In the case of materials from Mitchell’s files, while Independent Counsel attorneys otherwise included all documents relating to the Arama project in the preliminary trial exhibit production, they excluded the Mitchell telephone message slips.The exclusion of the items from this vastly overinclusive preliminary production of materials the Independent Counsel might possibly use at trial is further, albeit superfluous, evidence that Independent Counsel did not regard the items as incriminating.
More to the instant point here, however, in producing the Mitchell files regarding the Arama project, Independent Counsel attorneys (who did not yet know whether the defense had discovered the message slips) took some pains to obscure the fact that two items had been excluded from Mitchell’s Arama files.The precise manner in which that was done is set out in Part II.C of the District of Columbia Bar Counsel materials, which, with slight redaction, is available by means of the indicated link.
It is probably too late to know – or so it seems at the moment – whether similar efforts were made to cause the defense to fail to find the Mitchell telephone message slips when the Independent Counsel Independent Counsel included them in its original production, not of 3700 pages of documentary materials, but of several hundred thousand pages of documentary materials.But certainly there is no reason to believe that the involved Independent Counsel attorneys would have felt ethically constrained from obstructing the defense’s efforts to discover exculpatory information if they believed they could get away with it.And, as reflected throughout the misconduct materials made available on this site, those attorneys believed they could get away with a great deal.
[i]Given that one must conclude that O’Neill knew with absolute certainty that the message slips pertained to the project that would eventually be named Arama, two other points he made in opening or closing, warrant mention.In the opening, O’Neill stated regarding the Arama project (at 53):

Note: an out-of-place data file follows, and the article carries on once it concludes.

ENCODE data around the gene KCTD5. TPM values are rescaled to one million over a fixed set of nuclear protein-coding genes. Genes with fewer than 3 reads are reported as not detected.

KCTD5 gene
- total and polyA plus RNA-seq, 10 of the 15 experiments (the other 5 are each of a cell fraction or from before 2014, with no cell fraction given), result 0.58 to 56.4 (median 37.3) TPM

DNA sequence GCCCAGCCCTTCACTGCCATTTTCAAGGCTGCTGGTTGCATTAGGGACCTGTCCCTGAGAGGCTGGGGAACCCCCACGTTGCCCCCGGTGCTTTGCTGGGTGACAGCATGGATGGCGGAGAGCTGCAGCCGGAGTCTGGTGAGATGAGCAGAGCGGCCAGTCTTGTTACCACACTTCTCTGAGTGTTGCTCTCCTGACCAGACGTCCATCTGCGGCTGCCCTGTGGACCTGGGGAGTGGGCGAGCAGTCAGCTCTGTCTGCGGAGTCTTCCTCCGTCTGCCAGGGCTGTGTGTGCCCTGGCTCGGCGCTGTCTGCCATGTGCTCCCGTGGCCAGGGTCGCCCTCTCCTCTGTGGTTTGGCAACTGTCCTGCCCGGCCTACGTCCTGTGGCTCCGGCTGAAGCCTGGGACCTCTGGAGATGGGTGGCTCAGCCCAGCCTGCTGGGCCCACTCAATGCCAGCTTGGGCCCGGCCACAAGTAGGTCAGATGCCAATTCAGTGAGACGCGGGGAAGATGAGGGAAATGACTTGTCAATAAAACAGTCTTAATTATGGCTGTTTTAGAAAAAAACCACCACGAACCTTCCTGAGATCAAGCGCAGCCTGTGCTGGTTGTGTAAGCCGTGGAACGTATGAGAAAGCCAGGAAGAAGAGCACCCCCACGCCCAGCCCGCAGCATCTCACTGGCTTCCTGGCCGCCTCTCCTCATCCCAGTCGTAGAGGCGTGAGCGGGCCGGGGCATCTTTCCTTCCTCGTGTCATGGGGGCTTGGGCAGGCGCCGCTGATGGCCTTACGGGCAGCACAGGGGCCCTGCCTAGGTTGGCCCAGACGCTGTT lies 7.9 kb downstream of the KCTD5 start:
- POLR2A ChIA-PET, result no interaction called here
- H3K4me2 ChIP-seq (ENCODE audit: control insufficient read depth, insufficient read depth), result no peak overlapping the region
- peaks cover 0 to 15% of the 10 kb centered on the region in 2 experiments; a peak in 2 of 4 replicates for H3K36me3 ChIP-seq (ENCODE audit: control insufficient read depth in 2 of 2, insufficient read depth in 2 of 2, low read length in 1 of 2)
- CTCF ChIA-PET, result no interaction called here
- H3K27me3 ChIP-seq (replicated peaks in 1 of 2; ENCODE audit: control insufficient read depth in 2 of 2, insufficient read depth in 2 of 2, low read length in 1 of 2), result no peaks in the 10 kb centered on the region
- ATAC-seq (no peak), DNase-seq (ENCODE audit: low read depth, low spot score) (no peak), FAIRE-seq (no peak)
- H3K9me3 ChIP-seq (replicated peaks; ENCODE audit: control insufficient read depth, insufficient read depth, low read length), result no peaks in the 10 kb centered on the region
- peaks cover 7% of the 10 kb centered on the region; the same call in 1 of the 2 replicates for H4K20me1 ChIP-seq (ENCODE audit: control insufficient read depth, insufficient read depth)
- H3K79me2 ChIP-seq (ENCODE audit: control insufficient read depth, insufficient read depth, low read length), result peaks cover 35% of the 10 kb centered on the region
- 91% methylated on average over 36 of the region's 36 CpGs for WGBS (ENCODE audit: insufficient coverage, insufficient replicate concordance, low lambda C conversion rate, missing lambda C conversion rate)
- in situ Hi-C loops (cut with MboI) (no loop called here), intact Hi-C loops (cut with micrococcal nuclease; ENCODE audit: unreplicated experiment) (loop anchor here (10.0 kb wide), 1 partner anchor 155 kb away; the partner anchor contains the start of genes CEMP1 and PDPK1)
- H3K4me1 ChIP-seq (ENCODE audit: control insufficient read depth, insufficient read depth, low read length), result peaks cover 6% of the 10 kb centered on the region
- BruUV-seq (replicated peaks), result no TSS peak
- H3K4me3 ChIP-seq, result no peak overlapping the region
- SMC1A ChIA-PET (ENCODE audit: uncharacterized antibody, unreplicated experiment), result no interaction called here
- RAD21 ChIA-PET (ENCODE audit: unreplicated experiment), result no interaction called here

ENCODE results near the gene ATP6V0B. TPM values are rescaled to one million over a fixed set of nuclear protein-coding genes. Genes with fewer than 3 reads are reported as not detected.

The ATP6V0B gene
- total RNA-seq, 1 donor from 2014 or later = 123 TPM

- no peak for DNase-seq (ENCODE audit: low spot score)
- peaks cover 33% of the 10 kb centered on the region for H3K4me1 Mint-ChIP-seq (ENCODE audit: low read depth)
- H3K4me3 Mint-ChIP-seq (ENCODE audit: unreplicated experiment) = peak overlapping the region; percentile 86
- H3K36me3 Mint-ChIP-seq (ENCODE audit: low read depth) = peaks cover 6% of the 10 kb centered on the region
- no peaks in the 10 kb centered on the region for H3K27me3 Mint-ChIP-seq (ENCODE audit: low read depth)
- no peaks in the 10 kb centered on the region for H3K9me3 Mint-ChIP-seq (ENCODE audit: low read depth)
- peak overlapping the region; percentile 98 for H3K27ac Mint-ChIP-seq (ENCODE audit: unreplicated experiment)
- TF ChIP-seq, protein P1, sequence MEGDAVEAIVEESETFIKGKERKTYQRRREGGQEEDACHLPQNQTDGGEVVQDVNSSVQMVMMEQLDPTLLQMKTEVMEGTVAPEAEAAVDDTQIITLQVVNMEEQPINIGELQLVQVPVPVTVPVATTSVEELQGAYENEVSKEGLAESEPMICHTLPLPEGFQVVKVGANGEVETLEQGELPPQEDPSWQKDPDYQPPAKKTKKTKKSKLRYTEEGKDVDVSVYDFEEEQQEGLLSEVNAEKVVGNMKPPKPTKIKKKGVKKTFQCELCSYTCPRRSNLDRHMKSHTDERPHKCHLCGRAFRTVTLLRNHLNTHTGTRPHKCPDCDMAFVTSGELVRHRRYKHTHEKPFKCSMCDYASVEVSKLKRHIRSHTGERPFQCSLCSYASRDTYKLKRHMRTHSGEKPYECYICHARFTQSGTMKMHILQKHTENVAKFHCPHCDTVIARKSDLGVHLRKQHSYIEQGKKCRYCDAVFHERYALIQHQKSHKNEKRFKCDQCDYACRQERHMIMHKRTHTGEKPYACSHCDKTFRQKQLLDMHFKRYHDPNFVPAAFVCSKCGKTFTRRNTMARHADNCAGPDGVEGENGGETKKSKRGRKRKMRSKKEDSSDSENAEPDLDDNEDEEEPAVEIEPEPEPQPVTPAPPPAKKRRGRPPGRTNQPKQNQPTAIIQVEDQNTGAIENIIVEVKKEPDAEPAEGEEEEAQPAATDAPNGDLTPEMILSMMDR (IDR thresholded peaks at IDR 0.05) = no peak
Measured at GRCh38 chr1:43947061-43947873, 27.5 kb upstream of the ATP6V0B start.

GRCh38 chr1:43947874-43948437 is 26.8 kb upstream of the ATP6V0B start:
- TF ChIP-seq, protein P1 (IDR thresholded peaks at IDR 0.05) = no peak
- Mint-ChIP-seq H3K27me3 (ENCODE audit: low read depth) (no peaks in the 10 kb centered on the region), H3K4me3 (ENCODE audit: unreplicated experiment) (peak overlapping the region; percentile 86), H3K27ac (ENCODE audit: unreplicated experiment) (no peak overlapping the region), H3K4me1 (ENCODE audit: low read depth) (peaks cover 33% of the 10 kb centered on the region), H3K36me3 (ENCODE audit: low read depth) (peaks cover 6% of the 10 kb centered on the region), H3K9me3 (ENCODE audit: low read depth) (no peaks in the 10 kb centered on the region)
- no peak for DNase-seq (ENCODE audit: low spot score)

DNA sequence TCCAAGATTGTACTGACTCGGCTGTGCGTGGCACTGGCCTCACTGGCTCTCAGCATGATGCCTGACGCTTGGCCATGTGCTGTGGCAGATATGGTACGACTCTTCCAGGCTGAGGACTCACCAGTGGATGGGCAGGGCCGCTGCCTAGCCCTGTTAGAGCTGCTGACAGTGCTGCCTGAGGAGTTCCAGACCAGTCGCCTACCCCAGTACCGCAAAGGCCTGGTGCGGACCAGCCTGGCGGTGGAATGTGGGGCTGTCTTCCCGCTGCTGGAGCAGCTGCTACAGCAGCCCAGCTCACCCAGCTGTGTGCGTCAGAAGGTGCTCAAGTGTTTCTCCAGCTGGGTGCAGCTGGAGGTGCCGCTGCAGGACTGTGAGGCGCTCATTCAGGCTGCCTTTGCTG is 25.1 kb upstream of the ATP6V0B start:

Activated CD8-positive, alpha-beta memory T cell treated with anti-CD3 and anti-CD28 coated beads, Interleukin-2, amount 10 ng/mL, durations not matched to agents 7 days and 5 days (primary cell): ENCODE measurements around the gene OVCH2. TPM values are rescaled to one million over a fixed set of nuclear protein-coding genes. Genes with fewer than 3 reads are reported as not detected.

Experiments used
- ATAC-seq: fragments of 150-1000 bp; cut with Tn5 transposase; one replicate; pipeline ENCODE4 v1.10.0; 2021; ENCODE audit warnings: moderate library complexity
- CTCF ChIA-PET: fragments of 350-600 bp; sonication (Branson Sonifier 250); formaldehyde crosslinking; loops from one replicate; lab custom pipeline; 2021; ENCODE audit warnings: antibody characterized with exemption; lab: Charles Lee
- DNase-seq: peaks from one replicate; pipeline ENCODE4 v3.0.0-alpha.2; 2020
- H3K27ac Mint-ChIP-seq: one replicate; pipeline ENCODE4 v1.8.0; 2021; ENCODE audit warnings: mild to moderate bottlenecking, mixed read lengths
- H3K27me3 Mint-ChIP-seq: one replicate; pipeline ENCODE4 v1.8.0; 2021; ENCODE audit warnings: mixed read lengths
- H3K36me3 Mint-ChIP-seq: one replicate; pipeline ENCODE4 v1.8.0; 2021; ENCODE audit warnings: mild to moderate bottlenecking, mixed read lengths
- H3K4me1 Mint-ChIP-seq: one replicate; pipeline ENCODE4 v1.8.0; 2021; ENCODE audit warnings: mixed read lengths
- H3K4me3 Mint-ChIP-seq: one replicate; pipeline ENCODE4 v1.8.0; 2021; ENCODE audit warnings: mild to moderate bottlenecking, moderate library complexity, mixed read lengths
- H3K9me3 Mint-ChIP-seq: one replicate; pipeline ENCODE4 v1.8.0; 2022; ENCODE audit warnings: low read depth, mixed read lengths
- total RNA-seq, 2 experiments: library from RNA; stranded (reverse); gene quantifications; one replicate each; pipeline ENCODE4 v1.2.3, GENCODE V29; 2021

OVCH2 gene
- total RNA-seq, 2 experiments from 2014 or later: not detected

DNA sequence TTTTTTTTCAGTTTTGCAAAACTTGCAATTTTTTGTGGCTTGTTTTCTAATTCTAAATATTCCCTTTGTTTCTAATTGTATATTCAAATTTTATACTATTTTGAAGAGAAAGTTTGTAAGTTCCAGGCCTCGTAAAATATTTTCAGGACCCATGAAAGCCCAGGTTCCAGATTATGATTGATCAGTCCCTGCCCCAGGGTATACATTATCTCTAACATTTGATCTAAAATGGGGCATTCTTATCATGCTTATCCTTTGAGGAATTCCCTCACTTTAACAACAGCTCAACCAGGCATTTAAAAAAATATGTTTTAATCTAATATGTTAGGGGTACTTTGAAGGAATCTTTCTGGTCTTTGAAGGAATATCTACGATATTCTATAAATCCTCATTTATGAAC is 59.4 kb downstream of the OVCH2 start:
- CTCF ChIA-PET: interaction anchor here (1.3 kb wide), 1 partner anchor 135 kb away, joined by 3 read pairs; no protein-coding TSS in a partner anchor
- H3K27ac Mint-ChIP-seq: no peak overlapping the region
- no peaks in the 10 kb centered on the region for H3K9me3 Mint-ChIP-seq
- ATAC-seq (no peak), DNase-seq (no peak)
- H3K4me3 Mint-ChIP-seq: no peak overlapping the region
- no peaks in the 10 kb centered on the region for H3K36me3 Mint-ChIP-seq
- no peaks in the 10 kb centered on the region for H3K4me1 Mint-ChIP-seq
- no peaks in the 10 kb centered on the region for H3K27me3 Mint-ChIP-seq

The evidence will show that Louie Nunn at this time went to an individual by the name of John Mitchell. Again, we've spoken about John Mitchell, an ex-attorney general of the United States, a person who the defendant considers to be her father.Nunn asks Mitchell to help him out to try to get the units, and what does Mitchell do? Mitchell goes to the defendant. Now John Mitchell died in 1988, so you might say, "Well, how are you going to prove that he went to the defendant?" We're going to prove it through documents, the documents in black and white are going to show that Mr. Mitchell spoke with the defendant about Arama and that she agreed to send 300 units to units to Arama.
When O’Neill made this statement, precisely because he had it in black and white, O’Neill knew with absolute certainty that Mitchell did not go to the defendant, but went to Executive Assistant Lance Wilson.
In the closing argument, O’Neill stated (at 3348):
Obviously, he's paid $425,000 to hire somebody with influence, somebody with connections in Washington, somebody who knows the right people, an ex-governor and an ex-attorney general of the United States, and they know the defendant, Deborah Gore Dean.
Once again, when making this statement, O’Neill knew with absolute certainty than an ex-governor (Nunn) and an ex-attorney general (Mitchell) were sought out because of their connections with Lance Wilson, not with Dean.